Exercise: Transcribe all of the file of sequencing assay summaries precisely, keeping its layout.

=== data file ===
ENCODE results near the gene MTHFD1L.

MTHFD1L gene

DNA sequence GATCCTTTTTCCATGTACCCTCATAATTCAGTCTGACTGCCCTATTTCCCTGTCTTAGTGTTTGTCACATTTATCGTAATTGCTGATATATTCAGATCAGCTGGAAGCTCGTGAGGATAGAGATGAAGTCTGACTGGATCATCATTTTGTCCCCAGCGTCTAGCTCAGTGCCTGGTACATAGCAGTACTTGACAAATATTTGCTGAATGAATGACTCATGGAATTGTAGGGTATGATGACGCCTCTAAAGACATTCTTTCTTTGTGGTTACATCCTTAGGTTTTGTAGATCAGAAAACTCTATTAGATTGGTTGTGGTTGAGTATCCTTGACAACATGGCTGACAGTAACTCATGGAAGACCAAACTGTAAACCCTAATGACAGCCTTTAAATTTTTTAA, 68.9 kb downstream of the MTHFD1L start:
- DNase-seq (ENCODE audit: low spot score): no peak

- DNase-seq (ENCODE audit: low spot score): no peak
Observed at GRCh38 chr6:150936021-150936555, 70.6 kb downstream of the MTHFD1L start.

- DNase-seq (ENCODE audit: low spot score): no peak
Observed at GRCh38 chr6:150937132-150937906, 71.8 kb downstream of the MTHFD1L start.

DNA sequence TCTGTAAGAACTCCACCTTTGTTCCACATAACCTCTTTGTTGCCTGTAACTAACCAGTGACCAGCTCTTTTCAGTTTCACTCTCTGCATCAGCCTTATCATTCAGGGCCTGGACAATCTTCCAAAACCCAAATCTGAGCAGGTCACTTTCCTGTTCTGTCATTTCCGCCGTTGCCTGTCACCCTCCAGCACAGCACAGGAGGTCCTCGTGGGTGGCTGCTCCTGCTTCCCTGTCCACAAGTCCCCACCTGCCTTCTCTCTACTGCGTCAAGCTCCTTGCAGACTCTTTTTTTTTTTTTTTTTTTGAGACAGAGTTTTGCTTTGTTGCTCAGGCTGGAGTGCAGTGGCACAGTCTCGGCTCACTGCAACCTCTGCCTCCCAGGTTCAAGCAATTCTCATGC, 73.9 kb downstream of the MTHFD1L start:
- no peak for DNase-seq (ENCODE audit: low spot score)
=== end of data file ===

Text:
ENCODE results near the gene MTHFD1L.

MTHFD1L gene

DNA sequence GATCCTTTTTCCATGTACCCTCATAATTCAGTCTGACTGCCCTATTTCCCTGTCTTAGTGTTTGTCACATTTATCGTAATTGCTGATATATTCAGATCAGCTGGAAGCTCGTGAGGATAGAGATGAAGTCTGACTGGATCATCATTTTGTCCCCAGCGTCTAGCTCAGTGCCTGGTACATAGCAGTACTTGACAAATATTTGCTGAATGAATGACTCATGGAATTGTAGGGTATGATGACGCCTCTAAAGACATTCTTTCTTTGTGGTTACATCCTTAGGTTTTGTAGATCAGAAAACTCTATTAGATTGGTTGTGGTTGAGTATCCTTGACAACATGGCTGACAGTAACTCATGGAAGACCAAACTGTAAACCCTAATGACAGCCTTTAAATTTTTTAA, 68.9 kb downstream of the MTHFD1L start:
- DNase-seq (ENCODE audit: low spot score): no peak

- DNase-seq (ENCODE audit: low spot score): no peak
Observed at GRCh38 chr6:150936021-150936555, 70.6 kb downstream of the MTHFD1L start.

- DNase-seq (ENCODE audit: low spot score): no peak
Observed at GRCh38 chr6:150937132-150937906, 71.8 kb downstream of the MTHFD1L start.

DNA sequence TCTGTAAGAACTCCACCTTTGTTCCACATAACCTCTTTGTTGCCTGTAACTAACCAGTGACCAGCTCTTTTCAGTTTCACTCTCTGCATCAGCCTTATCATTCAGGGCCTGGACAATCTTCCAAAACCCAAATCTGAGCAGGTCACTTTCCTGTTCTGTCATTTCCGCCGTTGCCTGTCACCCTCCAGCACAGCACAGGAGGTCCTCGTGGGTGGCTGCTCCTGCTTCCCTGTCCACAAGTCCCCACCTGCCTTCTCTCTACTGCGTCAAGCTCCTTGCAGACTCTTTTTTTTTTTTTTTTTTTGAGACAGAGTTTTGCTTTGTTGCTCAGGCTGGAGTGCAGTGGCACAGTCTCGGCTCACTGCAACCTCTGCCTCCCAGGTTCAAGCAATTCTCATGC, 73.9 kb downstream of the MTHFD1L start:
- no peak for DNase-seq (ENCODE audit: low spot score)